D. Pneumatics – There are many indirect measurements of condenser tube leakage using vacuum, pressure, etc. These don’t define types or concentrations of actual contaminants.
E. Particle Detection – The development of very sensitive on-line particle counters and particle monitors has provided another tool for leak detection and condensate contamination. Particle monitors that use light “extinction” or “fluctuation” can detect particle concentrations of less than 1 ppb, and particle counters using “laser light obscuration” techniques have a LDL of one particle/ml, or as low as 4 ppt on a volumetric basis (based on particle diameters of 2 microns and above).
Table 1 shows examples of condensate particle counts vs. cation conductivity values based on various cooling water particle concentrations and conductivities. In this situation, based on the respective instrument LDLs, the particle counter would likely indicate a leak prior to the cation conductivity analyzer.
Another feature and possible advantage of particle monitors is that the contaminant does not have to be a solid particle to be detected. For example, oil particles/emulsions will be easily seen at low ppb levels. These substances are not detected by pH, conductivity, ion specific sensors, or pneumatic measurements. However, oils can be very troublesome foulants in condensate polishers, reverse osmosis, etc., and especially if they reach the boiler where they can interfere with water chemistry and cause foaming, carryover, etc.
F. Turbidity – Turbidity has traditionally been a measurement to determine levels of suspended solids. The sensitivity limitations of turbidimeters can be an issue for this sort of application. The typical turbidimeter LDL using conventional 90 degree light scattering (nephelometry) is 0.05 NTU, and particle free water produces 0.03 NTU just from water molecular light scattering. Much scientific investigation using on-line particle counters has verified that a water sample can contain several hundred particles per milliliter at turbidity of 0.06 NTU which is only 0.01 units above the LDL (for example, see Figure 1).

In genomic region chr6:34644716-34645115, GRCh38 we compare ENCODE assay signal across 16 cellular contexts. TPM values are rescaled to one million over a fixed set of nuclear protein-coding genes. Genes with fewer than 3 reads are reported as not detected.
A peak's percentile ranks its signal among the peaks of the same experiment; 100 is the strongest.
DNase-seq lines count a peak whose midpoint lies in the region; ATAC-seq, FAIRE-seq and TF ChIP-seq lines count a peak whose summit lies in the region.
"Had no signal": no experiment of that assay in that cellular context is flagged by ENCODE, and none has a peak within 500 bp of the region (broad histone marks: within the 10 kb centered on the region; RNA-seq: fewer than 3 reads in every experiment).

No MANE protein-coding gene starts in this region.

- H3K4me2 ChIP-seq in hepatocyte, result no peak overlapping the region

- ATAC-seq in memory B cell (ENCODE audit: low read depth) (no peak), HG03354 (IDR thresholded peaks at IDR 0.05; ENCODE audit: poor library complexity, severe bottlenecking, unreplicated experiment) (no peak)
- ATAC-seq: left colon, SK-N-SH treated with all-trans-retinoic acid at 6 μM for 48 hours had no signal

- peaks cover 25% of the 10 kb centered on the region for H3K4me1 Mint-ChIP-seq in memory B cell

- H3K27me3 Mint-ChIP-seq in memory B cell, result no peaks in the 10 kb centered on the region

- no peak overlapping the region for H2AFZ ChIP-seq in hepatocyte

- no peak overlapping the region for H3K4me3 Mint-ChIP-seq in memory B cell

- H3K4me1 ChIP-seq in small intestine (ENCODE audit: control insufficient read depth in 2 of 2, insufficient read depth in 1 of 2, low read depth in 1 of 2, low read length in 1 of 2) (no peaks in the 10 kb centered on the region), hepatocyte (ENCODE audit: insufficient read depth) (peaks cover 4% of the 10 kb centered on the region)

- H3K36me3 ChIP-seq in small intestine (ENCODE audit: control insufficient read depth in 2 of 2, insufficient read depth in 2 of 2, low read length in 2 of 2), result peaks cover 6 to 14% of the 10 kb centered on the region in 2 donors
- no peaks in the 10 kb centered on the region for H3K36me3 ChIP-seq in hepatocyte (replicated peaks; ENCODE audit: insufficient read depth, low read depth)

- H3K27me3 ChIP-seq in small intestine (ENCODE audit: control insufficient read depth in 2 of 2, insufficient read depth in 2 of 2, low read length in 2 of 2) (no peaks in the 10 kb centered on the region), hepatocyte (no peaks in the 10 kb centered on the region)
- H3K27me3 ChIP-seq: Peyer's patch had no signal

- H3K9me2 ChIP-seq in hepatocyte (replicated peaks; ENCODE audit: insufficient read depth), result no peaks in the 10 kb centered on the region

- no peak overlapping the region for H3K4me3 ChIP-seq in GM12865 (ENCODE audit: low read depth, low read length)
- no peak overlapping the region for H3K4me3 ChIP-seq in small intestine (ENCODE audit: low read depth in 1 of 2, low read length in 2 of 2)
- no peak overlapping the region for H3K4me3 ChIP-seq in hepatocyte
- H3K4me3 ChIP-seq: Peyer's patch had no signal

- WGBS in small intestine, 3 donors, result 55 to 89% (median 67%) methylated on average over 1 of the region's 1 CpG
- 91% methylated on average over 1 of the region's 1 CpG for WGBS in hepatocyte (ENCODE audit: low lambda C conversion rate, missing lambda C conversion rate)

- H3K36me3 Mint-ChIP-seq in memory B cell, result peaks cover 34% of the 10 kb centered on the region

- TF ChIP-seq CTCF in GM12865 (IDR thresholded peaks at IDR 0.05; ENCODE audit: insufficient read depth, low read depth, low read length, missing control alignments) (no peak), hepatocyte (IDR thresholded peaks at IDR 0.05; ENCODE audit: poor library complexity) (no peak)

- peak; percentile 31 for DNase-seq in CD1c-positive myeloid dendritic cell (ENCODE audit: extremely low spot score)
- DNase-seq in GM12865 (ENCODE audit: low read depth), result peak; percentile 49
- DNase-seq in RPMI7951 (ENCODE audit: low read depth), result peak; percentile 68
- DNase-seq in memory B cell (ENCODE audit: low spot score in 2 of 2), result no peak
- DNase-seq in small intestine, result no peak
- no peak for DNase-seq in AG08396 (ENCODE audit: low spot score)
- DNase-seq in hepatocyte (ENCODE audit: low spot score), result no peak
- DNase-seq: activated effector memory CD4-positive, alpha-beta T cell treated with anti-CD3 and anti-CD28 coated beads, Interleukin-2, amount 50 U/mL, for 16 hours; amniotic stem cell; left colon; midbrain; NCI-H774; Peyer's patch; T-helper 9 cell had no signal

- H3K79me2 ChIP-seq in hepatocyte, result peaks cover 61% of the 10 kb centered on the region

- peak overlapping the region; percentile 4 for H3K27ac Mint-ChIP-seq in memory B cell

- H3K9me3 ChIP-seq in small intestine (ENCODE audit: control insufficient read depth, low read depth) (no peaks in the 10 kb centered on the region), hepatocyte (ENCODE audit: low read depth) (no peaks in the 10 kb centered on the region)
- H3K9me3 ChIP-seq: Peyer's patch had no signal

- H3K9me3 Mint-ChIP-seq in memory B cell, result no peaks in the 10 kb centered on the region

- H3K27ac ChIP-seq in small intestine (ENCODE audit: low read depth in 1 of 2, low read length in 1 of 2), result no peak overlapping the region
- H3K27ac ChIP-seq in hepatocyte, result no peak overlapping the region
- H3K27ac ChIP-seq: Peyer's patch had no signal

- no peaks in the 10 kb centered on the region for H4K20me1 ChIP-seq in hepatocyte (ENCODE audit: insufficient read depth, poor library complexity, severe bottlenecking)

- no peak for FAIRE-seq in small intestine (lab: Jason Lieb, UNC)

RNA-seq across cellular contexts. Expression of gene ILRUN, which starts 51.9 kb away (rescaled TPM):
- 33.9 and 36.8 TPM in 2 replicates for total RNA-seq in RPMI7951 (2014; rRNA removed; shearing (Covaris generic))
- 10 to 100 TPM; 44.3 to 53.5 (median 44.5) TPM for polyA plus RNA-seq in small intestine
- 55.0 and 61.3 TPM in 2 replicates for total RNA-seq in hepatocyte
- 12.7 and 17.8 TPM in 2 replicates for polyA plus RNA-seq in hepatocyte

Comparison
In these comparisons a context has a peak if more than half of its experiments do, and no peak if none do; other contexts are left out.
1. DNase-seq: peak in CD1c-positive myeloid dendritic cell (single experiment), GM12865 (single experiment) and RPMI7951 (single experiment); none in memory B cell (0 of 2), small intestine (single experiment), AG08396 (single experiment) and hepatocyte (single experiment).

Figure 2. Computer screen showing results from particle counter and monitors indicating a condenser leak.
So, due to the small tube leaks that normally occur, and the significant dilution by the condensate flow, turbidity measurement has not been a very effective method for leak detection.
A power plant in the U.S. Southwest installed a particle counter and four particle monitors to track “iron transport” in the boiler cycle (boiler feedwater, steam, condensate, and boiler blowdown). Although condenser leak detection was not part of this study, during the normal course of events the plant experienced a condenser tube leak. This was initially detected by the cation conductivity instruments as indicated on the SCADA monitor (see Figure 1), as well as by data from the particle counter and monitors (see Figure 2). It’s clearly seen that both the cation conductivity and the particle counts increased concurrently. In fact, the magnitude of the increase was much greater for the particle counter. This event confirms that particle detection is a viable method to detect condenser tube leaks.
Although cation conductivity has been the “standard” method for monitoring condenser tube leaks, particle detection instruments should be considered for an alternate or complementary measurement. This is especially true if the cooling water is low in conductivity, and/or high in suspended solids.
About the Author: Bob Bryant is president of Chemtrac Systems Inc., of Norcross, GA. Contact: 770-449-6233, email@example.com or www.chemtrac.com